call for the dead

Detail of the first edition cover of 'Call for the Dead' (le Carré 1961)

[…] academic excursions into the mystery of human behaviour, disciplined by the practical application of his own deductions. (Le Carré 1961: chpt. 1)
    This part of him was bloodless and inhuman—Smiley in this role was the international mercenary of his trade, amoral and without motive beyond that of personal gratification. (Le Carré 1961: chpt. 1)
    By the strength of his intellect, he forced himself to observe humanity with clinical objectivity, and because he was neither immortal nor infallible he hated and feared the falseness of life. (Le Carré 1961: chpt. 1)
    For four years he had played the part, travelling back and forth between Switzerland, Germany and Sweden. He had never guessed it was possible to be frightened for so long. (Le Carré 1961: chpt. 1)
    The warmth was contraband, smuggled from his bed and hoarded against the wet January night. (Le Carré 1961: chpt. 2)
    A slight, fierce woman in her fifties with hair cut very short and dyed to the colour of nicotine. (Le Carré 1961: chpt. 3)
    ‘My body and I must put up with one another twenty hours a day. […]‘ (Le Carré 1961: chpt. 4)
    And back to the unreality of containing a human tragedy in a three-page report. (Le Carré 1961: chpt. 4)
    […] he would spend the afternoon pursuing Olearius across the Russian continent on his Hansa voyage. (Le Carré 1961: chpt. 5)
    He wanted to explain why it was impossible to understand nineteenth-century Europe without a working knowledge of the naturalistic sciences, […]. (Le Carré 1961: chpt. 6)
    He hated the bed as a drowning man hates the sea. (Le Carré 1961: chpt. 8)
    He used to say that the greatest mistake man ever made was to distinguish between the mind and the body: an order does not exist if it is not obeyed. He used to quote Kleist a great deal: ‘if all eyes were made of green glass, and if all that seems white was really green, who would be the wiser?’ Something like that. (Le Carré 1961: chpt. 11)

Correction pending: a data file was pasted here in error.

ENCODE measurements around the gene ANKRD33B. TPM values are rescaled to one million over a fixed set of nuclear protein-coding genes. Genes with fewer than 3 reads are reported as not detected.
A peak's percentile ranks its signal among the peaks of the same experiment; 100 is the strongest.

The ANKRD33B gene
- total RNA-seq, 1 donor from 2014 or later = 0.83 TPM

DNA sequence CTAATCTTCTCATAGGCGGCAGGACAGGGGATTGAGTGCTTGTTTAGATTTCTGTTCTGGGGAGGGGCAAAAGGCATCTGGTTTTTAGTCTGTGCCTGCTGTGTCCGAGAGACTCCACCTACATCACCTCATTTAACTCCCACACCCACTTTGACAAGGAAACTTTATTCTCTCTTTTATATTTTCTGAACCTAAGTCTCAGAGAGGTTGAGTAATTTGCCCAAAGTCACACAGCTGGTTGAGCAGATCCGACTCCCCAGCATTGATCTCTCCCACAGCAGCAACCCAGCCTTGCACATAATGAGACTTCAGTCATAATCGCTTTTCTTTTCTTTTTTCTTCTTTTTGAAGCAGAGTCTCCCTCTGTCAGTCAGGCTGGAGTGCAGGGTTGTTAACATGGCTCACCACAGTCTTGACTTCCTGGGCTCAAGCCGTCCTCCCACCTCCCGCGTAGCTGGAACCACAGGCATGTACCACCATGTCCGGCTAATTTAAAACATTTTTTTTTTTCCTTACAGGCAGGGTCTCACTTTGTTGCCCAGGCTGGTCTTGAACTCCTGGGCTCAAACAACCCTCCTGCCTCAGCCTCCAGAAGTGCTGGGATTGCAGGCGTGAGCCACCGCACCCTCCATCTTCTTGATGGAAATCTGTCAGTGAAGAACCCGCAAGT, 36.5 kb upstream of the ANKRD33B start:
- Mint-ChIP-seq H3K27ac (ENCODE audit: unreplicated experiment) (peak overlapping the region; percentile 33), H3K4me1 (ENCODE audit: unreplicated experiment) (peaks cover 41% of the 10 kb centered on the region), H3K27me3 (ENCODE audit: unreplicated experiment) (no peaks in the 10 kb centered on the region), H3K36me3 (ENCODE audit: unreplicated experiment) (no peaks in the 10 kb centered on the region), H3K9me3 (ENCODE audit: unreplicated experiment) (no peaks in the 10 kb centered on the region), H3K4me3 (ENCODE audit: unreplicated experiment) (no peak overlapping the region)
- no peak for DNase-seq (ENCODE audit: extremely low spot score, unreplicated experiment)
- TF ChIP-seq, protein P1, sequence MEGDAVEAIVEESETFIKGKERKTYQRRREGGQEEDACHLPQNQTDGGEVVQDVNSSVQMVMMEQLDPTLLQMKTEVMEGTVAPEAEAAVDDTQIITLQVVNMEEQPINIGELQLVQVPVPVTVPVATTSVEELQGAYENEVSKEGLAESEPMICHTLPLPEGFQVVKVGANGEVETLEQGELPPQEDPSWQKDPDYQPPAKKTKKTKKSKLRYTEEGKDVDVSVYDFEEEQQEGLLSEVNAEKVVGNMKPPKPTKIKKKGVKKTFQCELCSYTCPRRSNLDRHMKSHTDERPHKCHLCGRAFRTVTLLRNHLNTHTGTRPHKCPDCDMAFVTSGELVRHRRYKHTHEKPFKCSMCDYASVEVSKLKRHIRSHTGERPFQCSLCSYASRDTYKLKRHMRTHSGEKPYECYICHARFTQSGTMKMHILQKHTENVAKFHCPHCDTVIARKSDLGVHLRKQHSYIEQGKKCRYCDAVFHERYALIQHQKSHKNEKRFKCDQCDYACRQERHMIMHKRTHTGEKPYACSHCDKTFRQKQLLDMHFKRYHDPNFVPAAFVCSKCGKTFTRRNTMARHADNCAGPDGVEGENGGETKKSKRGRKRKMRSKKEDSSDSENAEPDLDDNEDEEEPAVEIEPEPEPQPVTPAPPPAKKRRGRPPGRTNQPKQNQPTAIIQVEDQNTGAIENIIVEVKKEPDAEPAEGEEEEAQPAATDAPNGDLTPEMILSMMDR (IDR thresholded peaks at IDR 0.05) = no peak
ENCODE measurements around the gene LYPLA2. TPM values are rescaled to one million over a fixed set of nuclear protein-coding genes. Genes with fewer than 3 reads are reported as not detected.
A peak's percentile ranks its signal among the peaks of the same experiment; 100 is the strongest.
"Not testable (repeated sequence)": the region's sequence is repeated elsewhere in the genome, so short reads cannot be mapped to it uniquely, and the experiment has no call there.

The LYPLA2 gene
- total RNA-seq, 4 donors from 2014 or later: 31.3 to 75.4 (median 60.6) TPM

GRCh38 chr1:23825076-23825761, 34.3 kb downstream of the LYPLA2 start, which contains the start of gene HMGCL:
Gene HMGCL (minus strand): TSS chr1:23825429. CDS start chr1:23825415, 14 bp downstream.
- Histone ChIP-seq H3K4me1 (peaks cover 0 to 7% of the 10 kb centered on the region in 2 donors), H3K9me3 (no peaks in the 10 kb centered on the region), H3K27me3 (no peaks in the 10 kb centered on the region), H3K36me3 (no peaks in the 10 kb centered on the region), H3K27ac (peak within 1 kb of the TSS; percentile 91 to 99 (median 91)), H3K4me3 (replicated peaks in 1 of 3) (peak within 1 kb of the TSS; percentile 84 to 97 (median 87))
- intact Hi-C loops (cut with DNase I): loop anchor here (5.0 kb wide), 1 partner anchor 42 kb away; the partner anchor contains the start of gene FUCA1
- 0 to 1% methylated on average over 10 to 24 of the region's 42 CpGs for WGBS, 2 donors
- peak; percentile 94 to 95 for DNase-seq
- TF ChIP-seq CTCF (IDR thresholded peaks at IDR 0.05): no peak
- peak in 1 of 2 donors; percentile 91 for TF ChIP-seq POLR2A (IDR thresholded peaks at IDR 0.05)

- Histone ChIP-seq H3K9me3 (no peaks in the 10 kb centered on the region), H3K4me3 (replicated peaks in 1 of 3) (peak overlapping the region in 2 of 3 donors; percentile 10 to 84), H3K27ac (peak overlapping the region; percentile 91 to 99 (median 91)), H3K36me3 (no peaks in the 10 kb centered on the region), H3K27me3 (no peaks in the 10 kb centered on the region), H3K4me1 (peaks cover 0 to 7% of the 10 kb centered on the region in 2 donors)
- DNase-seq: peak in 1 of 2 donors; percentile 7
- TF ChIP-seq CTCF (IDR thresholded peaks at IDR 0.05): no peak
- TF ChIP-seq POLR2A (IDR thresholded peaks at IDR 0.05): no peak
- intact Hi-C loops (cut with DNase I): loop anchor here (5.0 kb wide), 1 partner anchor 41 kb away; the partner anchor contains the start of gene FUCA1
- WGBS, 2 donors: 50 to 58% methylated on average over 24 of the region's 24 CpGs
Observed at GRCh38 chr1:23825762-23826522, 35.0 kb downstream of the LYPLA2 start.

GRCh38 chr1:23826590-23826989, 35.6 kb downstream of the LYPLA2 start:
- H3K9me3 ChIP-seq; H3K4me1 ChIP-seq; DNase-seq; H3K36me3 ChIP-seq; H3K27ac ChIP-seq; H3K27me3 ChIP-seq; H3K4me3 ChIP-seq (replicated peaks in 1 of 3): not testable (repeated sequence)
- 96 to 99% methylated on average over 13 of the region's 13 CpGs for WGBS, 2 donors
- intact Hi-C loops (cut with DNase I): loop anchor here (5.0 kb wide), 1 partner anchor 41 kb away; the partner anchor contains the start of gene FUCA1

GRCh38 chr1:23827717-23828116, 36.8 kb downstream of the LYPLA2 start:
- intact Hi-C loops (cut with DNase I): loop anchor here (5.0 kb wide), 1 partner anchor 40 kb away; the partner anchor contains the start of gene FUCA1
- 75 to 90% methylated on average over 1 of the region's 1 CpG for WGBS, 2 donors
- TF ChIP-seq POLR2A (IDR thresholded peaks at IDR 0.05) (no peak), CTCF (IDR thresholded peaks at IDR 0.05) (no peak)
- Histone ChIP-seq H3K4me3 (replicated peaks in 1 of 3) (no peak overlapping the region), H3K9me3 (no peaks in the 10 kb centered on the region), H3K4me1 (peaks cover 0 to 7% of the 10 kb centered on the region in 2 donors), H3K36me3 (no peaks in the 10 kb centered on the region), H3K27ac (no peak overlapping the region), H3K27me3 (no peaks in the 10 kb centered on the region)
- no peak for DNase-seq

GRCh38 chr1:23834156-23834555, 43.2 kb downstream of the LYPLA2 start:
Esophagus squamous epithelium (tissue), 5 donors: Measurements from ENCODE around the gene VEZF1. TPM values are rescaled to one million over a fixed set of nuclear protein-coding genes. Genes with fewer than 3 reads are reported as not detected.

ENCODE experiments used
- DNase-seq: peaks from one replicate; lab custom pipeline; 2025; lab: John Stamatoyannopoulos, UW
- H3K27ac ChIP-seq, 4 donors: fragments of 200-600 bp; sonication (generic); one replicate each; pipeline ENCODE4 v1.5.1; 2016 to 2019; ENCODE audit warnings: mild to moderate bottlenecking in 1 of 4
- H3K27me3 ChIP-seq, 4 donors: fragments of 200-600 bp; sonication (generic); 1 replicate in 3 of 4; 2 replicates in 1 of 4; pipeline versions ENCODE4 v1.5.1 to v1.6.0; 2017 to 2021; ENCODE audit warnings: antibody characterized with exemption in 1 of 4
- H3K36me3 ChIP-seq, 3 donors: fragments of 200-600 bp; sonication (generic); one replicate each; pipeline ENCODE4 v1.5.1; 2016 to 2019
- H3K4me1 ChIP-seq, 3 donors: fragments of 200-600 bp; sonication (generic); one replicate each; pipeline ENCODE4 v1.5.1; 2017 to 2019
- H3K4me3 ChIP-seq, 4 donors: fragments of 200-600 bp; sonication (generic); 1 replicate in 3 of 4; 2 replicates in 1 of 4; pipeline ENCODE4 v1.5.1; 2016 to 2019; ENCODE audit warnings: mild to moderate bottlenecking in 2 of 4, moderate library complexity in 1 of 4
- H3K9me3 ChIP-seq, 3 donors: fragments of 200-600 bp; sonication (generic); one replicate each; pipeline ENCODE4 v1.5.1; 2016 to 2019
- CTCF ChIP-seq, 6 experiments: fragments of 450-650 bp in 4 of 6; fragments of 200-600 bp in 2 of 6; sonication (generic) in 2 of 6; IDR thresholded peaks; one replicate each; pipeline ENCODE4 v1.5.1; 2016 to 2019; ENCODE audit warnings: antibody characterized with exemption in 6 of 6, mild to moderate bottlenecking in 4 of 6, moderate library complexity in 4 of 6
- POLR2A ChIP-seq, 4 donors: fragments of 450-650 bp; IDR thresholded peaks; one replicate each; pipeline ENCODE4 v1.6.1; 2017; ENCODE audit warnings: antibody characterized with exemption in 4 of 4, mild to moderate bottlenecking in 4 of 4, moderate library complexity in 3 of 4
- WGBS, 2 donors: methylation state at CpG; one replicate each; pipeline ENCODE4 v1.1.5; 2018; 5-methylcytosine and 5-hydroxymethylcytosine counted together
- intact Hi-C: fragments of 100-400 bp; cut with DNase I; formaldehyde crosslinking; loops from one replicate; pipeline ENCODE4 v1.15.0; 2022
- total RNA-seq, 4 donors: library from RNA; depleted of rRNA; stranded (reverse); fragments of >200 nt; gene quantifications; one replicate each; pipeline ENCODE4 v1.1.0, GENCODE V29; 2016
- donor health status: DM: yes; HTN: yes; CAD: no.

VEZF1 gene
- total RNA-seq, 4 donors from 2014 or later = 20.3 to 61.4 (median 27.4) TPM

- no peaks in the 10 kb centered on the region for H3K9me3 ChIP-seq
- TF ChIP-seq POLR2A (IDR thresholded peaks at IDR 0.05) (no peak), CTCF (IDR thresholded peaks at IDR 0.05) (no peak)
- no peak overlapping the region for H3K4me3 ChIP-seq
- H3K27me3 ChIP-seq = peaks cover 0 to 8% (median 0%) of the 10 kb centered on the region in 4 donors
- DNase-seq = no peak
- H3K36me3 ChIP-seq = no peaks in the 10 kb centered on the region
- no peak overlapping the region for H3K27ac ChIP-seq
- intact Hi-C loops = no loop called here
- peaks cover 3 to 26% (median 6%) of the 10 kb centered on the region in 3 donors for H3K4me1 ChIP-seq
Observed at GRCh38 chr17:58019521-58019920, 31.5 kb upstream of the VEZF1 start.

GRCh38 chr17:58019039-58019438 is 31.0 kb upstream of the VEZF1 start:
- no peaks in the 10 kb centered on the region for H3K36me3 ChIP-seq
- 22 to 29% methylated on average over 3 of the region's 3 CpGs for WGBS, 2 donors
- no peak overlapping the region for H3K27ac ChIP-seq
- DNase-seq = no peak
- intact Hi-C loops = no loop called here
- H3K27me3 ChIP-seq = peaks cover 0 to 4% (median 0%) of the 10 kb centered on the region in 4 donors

Smiley hugged his greatcoat round him […]. (Le Carré 1961: chpt. 11)
    Mundt had proceeded with the inflexibility of a trained mercenary—efficient, purposeful, narrow. (Le Carré 1961: chpt. 14)
    Oriental dance, where the tiny gestures of hand and foot animate a motionless body. (Le Carré 1961: chpt. 15)
    He was one of those world-builders who seem to do nothing but destroy […]. (Le Carré 1961: chpt. 16)

LE CARRÉ, JOHN [aka CORNWELL, DAVID JOHN MOORE]. 1961. Call for the dead. London: Victor Gollancz Ltd.
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Comments
  • Bryan Alexander Sunday, 25th December 2011 at 20:00

    Beautiful. Nicely spotted.

    • zephyrin_xirdal Monday, 26th December 2011 at 11:57

      Great that you do like my excerpts. There will be a lot more coming from the other novels where Smiley appears.

  • klandestino Wednesday, 28th December 2011 at 01:29

    I was sitting in the cinema this evening, ready to watch The Ideas of March, which btw is an amazing movie imho, with a great acting Ryan Gosling, and then the trailer of the forthcoming film Tinker, Tailor, Soldier, Spy was shown..and I don’t know..I was surprised and on the other hand I wasn’t…
    Somehow the time is ripe for a good old cold war movie! There’s something in the air…demanding a cold war scenery, spies, good old trenchcoats, cigarettes… I’m sure you know what I mean…and let me tell you something else: The cristmas gift for my dad was a book called…now guess! ;) Exactly. Kinda funny.

    • zephyrin_xirdal Thursday, 29th December 2011 at 14:15

      Oh yes, I exactly do get your drift. That’s why I wrote that I am looking very much forward to see Gary Oldman as George Smiley. You gave your father ‘Tinker, Tailor, Soldier, Spy’ as a present? It’s a terrific, wonderful novel, imho. Read it some months ago, my excerpts will follow. And here we have yet another connection :-)